Equal Justice for All Kids on Sexual Abuse
New York Daily News
March 30, 2016
With cases of sexual abuse of minors involving institutions and individuals of all backgrounds — public, private and sectarian schools; foster-care agencies and foster parents; teachers; priests; rabbis; football coaches, and on and on — a reform of New York’s antiquated and nationally out-of-step statutes of limitations on sex crimes against minors must be sweeping and fair:
• Laws must be consistent for all offenses, in criminal and civil courts alike.
Allowing a victim to press criminal charges or to file a civil suit forever for some crimes but limiting them from going to court for other, very similar sex offenses is nonsensically unjust.
To cite one example, there is no statute of limitations if a predator repeatedly penetrates a child with an object and causes injury — meaning that such a victim could go to court or seek criminal charges at any point in his or her adult life. But if the same predator inflicts the same repeated penetration but does so without physical injury, the victim must seek action by the age of 23.
• Since child sex abuse victims can need decades to come to terms with their victimization, equalized statutes of limitations must be extended, if not forever, then at least into a reasonable period of adulthood.
• The statute of limitations on filing suits must be equalized for cases against perpetrators and enablers. For a perpetrator, it is five years, but only three years for an enabling institution, such as a school or church. The distinctions smack of power lobbying in the state capital.
• All institutions that are responsible for protection of the welfare of minors must be treated equally before the law.
|Front page of the New York Daily News for March 29, 2016 on child sex abuse statute of limitations: "Oh, you were raped? Too bad."|
A minor has three years after the age of 18 to sue private institutions like a church, school or summer camp that failed to protect their charges. But as the law is now written, extending the three years would, in effect, apply only to private institutions, and not to local government institutions, such as the public schools.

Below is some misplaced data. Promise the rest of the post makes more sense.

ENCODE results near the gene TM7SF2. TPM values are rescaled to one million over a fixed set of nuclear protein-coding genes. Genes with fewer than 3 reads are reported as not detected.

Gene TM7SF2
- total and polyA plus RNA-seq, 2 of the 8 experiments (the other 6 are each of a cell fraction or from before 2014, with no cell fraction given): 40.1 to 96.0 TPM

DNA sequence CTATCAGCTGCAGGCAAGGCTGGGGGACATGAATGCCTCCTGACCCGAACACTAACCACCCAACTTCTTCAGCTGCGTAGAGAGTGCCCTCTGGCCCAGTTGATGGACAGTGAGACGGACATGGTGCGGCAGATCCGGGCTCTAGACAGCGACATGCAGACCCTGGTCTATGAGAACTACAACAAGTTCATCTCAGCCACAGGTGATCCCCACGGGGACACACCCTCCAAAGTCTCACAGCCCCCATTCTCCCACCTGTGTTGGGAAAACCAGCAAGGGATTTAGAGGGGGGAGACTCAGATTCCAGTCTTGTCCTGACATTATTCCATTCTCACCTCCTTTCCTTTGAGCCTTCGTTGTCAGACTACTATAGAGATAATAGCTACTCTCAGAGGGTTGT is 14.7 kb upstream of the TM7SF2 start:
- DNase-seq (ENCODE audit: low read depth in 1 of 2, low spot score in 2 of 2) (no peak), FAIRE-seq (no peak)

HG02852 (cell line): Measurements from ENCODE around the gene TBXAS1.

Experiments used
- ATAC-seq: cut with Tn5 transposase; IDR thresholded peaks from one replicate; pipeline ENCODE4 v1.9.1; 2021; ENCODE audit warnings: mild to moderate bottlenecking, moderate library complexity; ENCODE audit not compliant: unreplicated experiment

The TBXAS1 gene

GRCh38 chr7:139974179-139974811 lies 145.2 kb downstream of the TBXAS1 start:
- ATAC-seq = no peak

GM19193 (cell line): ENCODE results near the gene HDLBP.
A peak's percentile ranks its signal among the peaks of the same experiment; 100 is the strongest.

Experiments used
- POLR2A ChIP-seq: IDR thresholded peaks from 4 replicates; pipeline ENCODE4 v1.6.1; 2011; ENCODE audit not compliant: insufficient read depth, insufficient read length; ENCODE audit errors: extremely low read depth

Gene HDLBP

Government agencies get shielded because a separate statute requires victims to file notice 90 days after an offense that they plan to sue. (Judges may make exceptions but aren’t required to.)
The inequity is a major factor in the state Senate’s reticence to join with the Assembly in reforming the statute of limitations. As long as public schools and social welfare agencies have extra protection, many senators don’t want to appear singling out religious organizations for litigation.
The 90-day notice of claim exists for a legitimate reason: So cities can keep track of anticipated legal bills . You fall a on broken sidewalk and break your leg, you generally have no problem filing a notice of claim within 90 days.
But a 14-year-old kid who is living with the secret shame of having been sexually abused has no reasonable capacity to file a notice of claim within 90 days.
Protect children, without fear or favor.